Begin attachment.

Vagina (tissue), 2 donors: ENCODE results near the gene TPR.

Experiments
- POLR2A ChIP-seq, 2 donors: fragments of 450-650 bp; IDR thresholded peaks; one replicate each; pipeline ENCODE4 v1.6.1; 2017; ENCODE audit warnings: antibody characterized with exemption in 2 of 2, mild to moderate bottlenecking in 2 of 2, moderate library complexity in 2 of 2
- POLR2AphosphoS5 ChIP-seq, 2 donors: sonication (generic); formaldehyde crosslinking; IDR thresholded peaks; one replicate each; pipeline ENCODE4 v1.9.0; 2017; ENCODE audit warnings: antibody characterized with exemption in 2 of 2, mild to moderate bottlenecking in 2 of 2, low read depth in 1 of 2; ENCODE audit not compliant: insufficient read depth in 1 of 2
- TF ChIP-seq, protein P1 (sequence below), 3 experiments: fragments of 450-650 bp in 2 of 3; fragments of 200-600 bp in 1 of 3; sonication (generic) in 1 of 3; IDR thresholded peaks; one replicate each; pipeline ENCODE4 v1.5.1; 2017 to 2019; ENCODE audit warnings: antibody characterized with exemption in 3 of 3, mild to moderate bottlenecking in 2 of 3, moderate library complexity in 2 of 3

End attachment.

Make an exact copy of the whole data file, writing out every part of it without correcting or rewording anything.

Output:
Vagina (tissue), 2 donors: ENCODE results near the gene TPR.

Experiments
- POLR2A ChIP-seq, 2 donors: fragments of 450-650 bp; IDR thresholded peaks; one replicate each; pipeline ENCODE4 v1.6.1; 2017; ENCODE audit warnings: antibody characterized with exemption in 2 of 2, mild to moderate bottlenecking in 2 of 2, moderate library complexity in 2 of 2
- POLR2AphosphoS5 ChIP-seq, 2 donors: sonication (generic); formaldehyde crosslinking; IDR thresholded peaks; one replicate each; pipeline ENCODE4 v1.9.0; 2017; ENCODE audit warnings: antibody characterized with exemption in 2 of 2, mild to moderate bottlenecking in 2 of 2, low read depth in 1 of 2; ENCODE audit not compliant: insufficient read depth in 1 of 2
- TF ChIP-seq, protein P1 (sequence below), 3 experiments: fragments of 450-650 bp in 2 of 3; fragments of 200-600 bp in 1 of 3; sonication (generic) in 1 of 3; IDR thresholded peaks; one replicate each; pipeline ENCODE4 v1.5.1; 2017 to 2019; ENCODE audit warnings: antibody characterized with exemption in 3 of 3, mild to moderate bottlenecking in 2 of 3, moderate library complexity in 2 of 3